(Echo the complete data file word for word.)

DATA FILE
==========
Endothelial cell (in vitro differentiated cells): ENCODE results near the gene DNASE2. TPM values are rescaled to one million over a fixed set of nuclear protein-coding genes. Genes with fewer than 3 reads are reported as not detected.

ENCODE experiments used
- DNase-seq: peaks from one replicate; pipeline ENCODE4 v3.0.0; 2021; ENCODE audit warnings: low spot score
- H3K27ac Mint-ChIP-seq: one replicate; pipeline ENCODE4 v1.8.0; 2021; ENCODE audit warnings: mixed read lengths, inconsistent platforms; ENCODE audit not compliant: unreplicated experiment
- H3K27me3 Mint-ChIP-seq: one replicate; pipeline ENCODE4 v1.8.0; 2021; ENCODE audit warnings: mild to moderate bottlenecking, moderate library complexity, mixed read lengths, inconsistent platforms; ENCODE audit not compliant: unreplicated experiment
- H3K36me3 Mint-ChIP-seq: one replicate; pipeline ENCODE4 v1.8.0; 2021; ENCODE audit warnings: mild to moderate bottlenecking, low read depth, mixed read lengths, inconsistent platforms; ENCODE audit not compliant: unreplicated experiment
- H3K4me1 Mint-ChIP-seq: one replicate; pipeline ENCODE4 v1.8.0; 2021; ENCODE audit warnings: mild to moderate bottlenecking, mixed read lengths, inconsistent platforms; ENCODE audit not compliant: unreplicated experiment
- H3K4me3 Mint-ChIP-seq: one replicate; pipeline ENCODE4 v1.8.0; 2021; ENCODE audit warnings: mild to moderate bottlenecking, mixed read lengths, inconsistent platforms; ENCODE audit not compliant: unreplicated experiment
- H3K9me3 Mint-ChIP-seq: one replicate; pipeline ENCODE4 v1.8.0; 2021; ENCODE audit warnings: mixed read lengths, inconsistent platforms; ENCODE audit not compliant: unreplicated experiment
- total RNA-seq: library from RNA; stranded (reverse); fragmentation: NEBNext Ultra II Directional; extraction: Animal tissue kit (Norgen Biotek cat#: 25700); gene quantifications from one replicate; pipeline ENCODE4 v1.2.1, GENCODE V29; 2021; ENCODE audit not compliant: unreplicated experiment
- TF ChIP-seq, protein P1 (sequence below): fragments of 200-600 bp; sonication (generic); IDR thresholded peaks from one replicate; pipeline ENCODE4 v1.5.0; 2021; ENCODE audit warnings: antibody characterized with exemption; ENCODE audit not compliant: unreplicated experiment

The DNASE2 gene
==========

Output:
Endothelial cell (in vitro differentiated cells): ENCODE results near the gene DNASE2. TPM values are rescaled to one million over a fixed set of nuclear protein-coding genes. Genes with fewer than 3 reads are reported as not detected.

ENCODE experiments used
- DNase-seq: peaks from one replicate; pipeline ENCODE4 v3.0.0; 2021; ENCODE audit warnings: low spot score
- H3K27ac Mint-ChIP-seq: one replicate; pipeline ENCODE4 v1.8.0; 2021; ENCODE audit warnings: mixed read lengths, inconsistent platforms; ENCODE audit not compliant: unreplicated experiment
- H3K27me3 Mint-ChIP-seq: one replicate; pipeline ENCODE4 v1.8.0; 2021; ENCODE audit warnings: mild to moderate bottlenecking, moderate library complexity, mixed read lengths, inconsistent platforms; ENCODE audit not compliant: unreplicated experiment
- H3K36me3 Mint-ChIP-seq: one replicate; pipeline ENCODE4 v1.8.0; 2021; ENCODE audit warnings: mild to moderate bottlenecking, low read depth, mixed read lengths, inconsistent platforms; ENCODE audit not compliant: unreplicated experiment
- H3K4me1 Mint-ChIP-seq: one replicate; pipeline ENCODE4 v1.8.0; 2021; ENCODE audit warnings: mild to moderate bottlenecking, mixed read lengths, inconsistent platforms; ENCODE audit not compliant: unreplicated experiment
- H3K4me3 Mint-ChIP-seq: one replicate; pipeline ENCODE4 v1.8.0; 2021; ENCODE audit warnings: mild to moderate bottlenecking, mixed read lengths, inconsistent platforms; ENCODE audit not compliant: unreplicated experiment
- H3K9me3 Mint-ChIP-seq: one replicate; pipeline ENCODE4 v1.8.0; 2021; ENCODE audit warnings: mixed read lengths, inconsistent platforms; ENCODE audit not compliant: unreplicated experiment
- total RNA-seq: library from RNA; stranded (reverse); fragmentation: NEBNext Ultra II Directional; extraction: Animal tissue kit (Norgen Biotek cat#: 25700); gene quantifications from one replicate; pipeline ENCODE4 v1.2.1, GENCODE V29; 2021; ENCODE audit not compliant: unreplicated experiment
- TF ChIP-seq, protein P1 (sequence below): fragments of 200-600 bp; sonication (generic); IDR thresholded peaks from one replicate; pipeline ENCODE4 v1.5.0; 2021; ENCODE audit warnings: antibody characterized with exemption; ENCODE audit not compliant: unreplicated experiment

The DNASE2 gene